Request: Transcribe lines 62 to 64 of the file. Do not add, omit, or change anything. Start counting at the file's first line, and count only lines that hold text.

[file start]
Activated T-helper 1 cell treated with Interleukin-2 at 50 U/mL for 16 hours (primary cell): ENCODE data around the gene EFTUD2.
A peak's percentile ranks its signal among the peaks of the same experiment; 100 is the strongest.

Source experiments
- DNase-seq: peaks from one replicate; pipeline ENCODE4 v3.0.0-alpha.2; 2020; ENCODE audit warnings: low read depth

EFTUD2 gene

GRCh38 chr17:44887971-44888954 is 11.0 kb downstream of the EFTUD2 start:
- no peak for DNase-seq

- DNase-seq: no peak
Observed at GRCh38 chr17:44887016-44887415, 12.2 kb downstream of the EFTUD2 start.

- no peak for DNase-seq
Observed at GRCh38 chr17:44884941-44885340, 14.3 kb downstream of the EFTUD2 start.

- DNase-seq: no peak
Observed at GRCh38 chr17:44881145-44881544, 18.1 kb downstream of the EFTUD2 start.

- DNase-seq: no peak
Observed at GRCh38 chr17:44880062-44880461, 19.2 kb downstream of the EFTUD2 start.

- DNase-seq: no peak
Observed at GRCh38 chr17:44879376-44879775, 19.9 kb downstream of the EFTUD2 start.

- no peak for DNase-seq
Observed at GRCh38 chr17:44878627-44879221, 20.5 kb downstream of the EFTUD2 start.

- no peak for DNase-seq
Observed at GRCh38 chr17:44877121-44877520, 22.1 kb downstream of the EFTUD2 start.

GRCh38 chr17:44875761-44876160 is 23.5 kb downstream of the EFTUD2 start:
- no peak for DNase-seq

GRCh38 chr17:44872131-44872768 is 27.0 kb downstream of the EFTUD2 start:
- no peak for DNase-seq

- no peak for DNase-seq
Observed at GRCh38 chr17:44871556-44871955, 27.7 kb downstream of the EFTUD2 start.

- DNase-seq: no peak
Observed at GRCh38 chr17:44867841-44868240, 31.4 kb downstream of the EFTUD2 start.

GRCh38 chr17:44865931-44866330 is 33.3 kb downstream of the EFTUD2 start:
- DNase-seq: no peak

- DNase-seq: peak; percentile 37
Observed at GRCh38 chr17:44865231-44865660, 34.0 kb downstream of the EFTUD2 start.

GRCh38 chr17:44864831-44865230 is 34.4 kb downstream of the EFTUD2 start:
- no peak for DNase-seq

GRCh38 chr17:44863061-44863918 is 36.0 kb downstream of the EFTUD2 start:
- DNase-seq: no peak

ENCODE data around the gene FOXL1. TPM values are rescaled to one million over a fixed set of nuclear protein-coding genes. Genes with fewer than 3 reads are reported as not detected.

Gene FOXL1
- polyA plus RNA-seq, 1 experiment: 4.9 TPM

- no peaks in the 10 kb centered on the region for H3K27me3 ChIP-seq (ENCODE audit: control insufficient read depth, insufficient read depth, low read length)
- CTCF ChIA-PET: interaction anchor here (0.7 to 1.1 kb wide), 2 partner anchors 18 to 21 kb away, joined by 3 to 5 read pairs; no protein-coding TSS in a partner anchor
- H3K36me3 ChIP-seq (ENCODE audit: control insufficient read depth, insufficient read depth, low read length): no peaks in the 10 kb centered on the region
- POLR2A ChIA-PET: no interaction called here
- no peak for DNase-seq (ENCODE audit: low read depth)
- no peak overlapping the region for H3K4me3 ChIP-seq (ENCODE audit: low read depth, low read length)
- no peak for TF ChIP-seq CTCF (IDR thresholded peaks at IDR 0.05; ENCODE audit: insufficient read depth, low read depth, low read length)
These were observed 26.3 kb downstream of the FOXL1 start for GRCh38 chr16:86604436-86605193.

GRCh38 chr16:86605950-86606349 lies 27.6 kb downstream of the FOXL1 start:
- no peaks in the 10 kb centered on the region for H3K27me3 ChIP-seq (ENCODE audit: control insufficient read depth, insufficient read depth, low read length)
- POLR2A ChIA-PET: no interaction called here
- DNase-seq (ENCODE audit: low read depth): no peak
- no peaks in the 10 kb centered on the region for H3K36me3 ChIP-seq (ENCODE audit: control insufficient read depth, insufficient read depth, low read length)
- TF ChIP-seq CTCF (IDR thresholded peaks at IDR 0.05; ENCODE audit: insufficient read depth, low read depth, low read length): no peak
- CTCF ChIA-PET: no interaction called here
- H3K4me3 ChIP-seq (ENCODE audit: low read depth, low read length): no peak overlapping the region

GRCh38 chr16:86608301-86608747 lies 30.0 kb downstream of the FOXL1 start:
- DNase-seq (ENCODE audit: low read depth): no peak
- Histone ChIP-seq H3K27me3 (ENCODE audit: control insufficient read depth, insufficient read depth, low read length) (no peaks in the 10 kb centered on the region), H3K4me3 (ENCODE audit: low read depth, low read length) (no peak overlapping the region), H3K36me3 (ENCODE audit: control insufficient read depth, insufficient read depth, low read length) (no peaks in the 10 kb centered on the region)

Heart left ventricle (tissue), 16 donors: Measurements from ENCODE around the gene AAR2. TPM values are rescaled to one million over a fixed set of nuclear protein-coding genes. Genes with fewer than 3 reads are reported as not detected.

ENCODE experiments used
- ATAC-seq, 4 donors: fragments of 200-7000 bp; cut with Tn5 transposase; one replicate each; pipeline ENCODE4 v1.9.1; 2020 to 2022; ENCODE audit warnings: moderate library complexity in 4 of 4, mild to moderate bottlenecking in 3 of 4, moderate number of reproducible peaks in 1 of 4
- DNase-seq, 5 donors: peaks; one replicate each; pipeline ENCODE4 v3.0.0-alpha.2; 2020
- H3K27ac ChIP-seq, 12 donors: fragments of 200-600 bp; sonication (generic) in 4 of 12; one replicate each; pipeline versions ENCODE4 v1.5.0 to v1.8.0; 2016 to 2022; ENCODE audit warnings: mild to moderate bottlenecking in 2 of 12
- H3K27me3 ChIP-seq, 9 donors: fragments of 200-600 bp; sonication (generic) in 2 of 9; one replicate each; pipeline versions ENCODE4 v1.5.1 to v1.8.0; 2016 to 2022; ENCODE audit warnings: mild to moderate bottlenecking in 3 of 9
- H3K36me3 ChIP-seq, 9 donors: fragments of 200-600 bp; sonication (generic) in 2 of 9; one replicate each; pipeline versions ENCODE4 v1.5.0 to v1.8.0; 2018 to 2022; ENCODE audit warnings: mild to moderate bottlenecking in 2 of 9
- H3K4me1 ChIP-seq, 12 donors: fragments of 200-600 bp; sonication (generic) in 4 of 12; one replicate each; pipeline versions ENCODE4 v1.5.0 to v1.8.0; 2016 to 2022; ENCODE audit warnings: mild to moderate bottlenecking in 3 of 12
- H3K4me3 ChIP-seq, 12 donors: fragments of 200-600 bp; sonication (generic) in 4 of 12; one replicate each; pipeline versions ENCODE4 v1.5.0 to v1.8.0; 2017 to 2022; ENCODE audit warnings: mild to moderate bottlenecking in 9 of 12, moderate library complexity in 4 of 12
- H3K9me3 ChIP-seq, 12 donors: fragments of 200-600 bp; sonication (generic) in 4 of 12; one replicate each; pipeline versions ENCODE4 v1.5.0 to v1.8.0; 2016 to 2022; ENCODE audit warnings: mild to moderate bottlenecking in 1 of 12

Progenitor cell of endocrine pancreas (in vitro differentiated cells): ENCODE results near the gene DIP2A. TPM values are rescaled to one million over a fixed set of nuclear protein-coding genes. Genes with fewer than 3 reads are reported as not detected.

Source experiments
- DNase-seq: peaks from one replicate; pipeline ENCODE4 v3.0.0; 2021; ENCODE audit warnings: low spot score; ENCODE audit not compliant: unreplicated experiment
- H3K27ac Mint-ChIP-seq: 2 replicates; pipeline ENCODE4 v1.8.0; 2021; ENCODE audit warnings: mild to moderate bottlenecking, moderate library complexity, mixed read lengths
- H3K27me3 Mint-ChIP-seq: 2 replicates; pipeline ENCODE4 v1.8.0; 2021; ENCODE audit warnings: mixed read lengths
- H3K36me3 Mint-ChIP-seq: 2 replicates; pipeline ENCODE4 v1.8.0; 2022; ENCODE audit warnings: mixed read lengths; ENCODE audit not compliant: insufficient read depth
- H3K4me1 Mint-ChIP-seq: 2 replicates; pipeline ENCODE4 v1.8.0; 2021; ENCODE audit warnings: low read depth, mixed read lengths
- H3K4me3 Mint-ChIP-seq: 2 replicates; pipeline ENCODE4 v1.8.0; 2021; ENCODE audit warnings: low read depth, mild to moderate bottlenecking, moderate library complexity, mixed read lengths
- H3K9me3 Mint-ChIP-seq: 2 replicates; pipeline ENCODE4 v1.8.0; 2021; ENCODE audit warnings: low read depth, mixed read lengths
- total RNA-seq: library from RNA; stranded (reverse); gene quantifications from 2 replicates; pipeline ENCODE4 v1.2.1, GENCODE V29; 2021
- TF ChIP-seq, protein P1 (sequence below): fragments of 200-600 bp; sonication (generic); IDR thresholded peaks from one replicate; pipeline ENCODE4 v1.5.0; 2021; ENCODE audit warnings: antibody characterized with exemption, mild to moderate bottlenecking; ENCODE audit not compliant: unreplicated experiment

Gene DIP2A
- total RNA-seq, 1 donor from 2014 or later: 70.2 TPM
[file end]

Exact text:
- ATAC-seq, 4 donors: fragments of 200-7000 bp; cut with Tn5 transposase; one replicate each; pipeline ENCODE4 v1.9.1; 2020 to 2022; ENCODE audit warnings: moderate library complexity in 4 of 4, mild to moderate bottlenecking in 3 of 4, moderate number of reproducible peaks in 1 of 4
- DNase-seq, 5 donors: peaks; one replicate each; pipeline ENCODE4 v3.0.0-alpha.2; 2020
- H3K27ac ChIP-seq, 12 donors: fragments of 200-600 bp; sonication (generic) in 4 of 12; one replicate each; pipeline versions ENCODE4 v1.5.0 to v1.8.0; 2016 to 2022; ENCODE audit warnings: mild to moderate bottlenecking in 2 of 12